My feelings as we drove home through the lovely and newly greening Alhambra Valley were of contentment.  Another step has been taken to insure her safety and security -- even as Governor Jerry Brown was announcing on the car radio that substantial budget cuts were unavoidable and would kick in as mandated by conditions set forth last summer in order to gain enough votes for passage. These would be in education, elder services, and for the developmental disabled ... .


... and maybe now I'll have time for those tango lessons and riding my new bike .... .

Tuesday, December 13, 2011

About that press conference aboard the USS Iowa on Wednesday ... .


There is something sad -- and maybe a little comic -- in an old battleship that has been resurrected from the Mothball Fleet to live again as a tourist attraction.  Those 18 inch guns that once blazed menacingly at whatever served as the defined enemy at any time have been silenced, I believe, for all time.


The men aboard on Wednesday were obviously reverent and awed in her presence.  I guess it was the gender gap that caused me to have to hide my amusement when standing 'neath those big guns -- reminding my irreverent soul of the phallic symbols they so ably represent, symbols of male dominance over the seas?  Such thoughts could not be repressed, try as I might.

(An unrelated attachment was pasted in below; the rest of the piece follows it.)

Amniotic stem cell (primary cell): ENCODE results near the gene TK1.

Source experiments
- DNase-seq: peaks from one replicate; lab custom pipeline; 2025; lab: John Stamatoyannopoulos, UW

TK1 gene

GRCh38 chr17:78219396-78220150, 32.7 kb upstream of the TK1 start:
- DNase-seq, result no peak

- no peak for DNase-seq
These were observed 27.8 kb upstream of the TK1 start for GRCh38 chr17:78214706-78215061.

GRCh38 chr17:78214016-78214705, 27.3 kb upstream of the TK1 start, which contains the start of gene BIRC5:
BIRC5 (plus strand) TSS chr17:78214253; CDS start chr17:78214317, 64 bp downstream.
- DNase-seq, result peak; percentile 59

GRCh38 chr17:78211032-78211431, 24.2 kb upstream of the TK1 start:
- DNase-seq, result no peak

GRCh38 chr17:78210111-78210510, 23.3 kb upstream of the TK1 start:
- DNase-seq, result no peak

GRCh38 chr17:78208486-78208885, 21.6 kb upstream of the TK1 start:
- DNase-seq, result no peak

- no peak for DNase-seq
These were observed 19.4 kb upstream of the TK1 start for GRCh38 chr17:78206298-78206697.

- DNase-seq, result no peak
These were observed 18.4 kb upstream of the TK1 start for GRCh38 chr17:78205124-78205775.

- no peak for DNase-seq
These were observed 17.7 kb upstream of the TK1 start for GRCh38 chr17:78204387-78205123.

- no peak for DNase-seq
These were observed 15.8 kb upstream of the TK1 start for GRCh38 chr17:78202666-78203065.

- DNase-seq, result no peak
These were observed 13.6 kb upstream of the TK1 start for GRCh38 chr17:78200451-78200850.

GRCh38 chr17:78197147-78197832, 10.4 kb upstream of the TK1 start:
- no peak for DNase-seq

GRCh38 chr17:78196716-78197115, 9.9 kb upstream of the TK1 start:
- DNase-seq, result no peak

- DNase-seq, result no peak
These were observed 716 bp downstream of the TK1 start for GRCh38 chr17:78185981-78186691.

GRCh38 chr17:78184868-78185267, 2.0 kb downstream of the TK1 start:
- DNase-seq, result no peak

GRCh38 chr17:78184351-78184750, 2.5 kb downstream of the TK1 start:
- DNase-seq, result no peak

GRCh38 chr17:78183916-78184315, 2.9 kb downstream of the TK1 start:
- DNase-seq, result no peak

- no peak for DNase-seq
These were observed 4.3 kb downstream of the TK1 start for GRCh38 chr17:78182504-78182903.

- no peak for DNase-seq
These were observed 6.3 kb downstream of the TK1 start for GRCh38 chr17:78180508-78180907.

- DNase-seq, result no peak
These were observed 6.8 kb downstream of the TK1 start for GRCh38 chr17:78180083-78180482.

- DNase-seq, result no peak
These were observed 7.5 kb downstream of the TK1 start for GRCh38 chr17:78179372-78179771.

Wonder how those who sailed her into battle in an earlier time would feel about today's drone jockeys -- contained safely in a capsule of some kind -- somewhere in Colorado while bombing faraway places -- over an ocean away -- with little regard for lives lost.


Where do we find the heroism in that?


Nonetheless, it was impossible to not feel the drama beneath our feet on those decks so soon to re-enter history, this time as a naval museum, a reminder of days past when heroism was differently-defined.


Photo:  Ellen Gailing

Sunday, December 11, 2011

... and just what other human being do you know who received a bike for her 90th birthday?


Yes, as a complete surprise and at the top-of-the-evening, I was invited into the room with, "we have something for you," and there it was sitting in all its orange and yellow splendor in a side room at Nexus -- my bicycle!


My friends and park colleagues (plus Rosie, my southern California granddaughter who couldn't attend) picked up a collection and made the purchase weeks ago.  It had apparently been hidden away in an attached storage building outside our administration building waiting to be sprung at the concert.


It was almost too much -- and all I wanted to do in that moment -- was to crumple up in a heap and weep for pure joy!


... an unforgettable evening that still resonates daily just before sleep each night and probably will for all of the nights yet unborn ... .